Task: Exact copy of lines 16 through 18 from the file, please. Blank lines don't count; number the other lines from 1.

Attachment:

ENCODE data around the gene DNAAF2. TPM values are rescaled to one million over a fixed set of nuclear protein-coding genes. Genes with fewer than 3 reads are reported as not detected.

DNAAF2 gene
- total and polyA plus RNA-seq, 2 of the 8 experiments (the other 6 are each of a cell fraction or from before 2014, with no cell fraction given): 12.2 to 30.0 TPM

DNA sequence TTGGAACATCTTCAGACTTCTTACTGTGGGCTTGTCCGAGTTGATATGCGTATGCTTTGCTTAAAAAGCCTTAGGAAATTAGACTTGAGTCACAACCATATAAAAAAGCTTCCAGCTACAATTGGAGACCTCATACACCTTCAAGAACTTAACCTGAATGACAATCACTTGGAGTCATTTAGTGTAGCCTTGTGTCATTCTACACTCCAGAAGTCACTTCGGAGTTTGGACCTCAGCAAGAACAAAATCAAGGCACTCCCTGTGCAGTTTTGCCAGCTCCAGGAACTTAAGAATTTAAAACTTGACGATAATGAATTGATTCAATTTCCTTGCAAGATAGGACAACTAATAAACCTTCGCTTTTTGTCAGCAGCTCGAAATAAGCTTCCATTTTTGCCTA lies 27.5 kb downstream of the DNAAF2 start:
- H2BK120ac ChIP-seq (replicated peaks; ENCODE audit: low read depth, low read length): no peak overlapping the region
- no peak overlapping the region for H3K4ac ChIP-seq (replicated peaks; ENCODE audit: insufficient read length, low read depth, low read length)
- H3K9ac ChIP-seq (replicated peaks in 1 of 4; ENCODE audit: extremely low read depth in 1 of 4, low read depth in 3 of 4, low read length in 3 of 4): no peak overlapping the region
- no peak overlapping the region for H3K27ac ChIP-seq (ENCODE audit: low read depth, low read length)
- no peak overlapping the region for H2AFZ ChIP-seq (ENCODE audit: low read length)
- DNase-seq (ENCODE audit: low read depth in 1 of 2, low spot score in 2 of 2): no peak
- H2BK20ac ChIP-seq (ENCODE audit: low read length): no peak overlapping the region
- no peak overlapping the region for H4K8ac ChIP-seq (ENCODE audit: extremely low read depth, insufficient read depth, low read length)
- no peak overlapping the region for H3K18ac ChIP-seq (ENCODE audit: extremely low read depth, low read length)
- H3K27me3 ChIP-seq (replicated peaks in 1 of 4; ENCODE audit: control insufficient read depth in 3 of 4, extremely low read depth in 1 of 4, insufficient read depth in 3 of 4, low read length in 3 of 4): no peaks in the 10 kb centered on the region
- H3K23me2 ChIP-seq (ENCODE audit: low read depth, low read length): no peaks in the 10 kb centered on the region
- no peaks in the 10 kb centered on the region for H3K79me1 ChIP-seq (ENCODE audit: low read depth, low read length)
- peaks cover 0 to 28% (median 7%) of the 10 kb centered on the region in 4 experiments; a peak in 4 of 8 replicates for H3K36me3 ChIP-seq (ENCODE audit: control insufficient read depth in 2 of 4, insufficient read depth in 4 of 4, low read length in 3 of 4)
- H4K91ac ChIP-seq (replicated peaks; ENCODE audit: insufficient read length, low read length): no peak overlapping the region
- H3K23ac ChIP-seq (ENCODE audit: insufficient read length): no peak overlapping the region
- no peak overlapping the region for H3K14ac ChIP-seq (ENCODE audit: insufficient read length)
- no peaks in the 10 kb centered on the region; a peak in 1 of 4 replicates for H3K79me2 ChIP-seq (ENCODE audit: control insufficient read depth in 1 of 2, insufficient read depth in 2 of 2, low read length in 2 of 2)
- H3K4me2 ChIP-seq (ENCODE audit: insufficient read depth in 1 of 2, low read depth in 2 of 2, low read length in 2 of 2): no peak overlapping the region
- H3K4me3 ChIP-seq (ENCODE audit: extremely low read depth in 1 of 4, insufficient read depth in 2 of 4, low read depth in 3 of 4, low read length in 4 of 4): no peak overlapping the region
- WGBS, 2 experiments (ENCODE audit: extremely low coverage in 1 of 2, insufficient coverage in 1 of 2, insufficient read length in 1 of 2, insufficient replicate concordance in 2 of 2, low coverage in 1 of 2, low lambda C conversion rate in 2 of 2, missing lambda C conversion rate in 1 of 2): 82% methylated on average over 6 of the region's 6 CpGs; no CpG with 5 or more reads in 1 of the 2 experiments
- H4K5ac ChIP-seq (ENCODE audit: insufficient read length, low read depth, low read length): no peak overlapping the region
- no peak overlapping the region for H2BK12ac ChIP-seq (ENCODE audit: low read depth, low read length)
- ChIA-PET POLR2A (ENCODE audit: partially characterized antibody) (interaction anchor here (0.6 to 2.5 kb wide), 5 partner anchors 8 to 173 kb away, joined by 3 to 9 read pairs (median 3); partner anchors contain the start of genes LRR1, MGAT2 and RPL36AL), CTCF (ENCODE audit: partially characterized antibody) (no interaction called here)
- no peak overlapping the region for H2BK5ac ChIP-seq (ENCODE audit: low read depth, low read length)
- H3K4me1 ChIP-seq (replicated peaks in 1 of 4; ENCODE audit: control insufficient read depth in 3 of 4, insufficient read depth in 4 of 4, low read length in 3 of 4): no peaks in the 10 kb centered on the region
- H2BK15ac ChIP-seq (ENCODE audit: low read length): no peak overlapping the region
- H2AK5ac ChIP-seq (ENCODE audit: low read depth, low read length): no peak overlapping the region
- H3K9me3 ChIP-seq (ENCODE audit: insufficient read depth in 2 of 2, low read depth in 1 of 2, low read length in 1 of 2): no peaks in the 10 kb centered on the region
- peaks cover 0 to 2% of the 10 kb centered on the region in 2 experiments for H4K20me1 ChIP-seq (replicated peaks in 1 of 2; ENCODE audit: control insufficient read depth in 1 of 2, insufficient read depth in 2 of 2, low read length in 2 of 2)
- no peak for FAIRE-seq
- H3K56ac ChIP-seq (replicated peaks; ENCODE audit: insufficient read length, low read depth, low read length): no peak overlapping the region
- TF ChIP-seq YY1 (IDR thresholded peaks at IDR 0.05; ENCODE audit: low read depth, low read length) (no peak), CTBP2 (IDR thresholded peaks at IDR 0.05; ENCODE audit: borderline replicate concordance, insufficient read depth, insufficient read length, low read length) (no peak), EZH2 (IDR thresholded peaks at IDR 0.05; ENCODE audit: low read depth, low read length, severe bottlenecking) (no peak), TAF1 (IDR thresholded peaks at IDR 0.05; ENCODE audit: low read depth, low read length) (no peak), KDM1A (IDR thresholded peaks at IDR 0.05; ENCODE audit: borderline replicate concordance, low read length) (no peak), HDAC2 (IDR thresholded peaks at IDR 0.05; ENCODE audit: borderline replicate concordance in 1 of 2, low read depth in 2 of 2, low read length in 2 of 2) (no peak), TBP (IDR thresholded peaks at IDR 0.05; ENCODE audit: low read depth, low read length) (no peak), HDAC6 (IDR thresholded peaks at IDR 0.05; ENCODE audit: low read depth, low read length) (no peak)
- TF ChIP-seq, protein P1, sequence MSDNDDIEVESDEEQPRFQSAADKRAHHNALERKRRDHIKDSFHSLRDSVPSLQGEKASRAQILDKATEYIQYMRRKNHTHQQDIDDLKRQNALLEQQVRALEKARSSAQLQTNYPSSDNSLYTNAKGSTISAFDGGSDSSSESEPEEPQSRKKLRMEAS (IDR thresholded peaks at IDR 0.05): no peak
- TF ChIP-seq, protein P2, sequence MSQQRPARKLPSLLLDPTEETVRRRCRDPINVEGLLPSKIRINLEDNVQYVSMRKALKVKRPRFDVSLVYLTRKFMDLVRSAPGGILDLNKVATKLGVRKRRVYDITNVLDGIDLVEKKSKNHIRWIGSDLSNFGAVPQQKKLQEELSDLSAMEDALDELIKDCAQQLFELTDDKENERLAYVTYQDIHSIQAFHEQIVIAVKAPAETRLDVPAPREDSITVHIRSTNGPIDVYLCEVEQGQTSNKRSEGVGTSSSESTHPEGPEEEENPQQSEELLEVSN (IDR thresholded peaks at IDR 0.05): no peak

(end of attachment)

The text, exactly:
- no peaks in the 10 kb centered on the region for H3K79me1 ChIP-seq (ENCODE audit: low read depth, low read length)
- peaks cover 0 to 28% (median 7%) of the 10 kb centered on the region in 4 experiments; a peak in 4 of 8 replicates for H3K36me3 ChIP-seq (ENCODE audit: control insufficient read depth in 2 of 4, insufficient read depth in 4 of 4, low read length in 3 of 4)
- H4K91ac ChIP-seq (replicated peaks; ENCODE audit: insufficient read length, low read length): no peak overlapping the region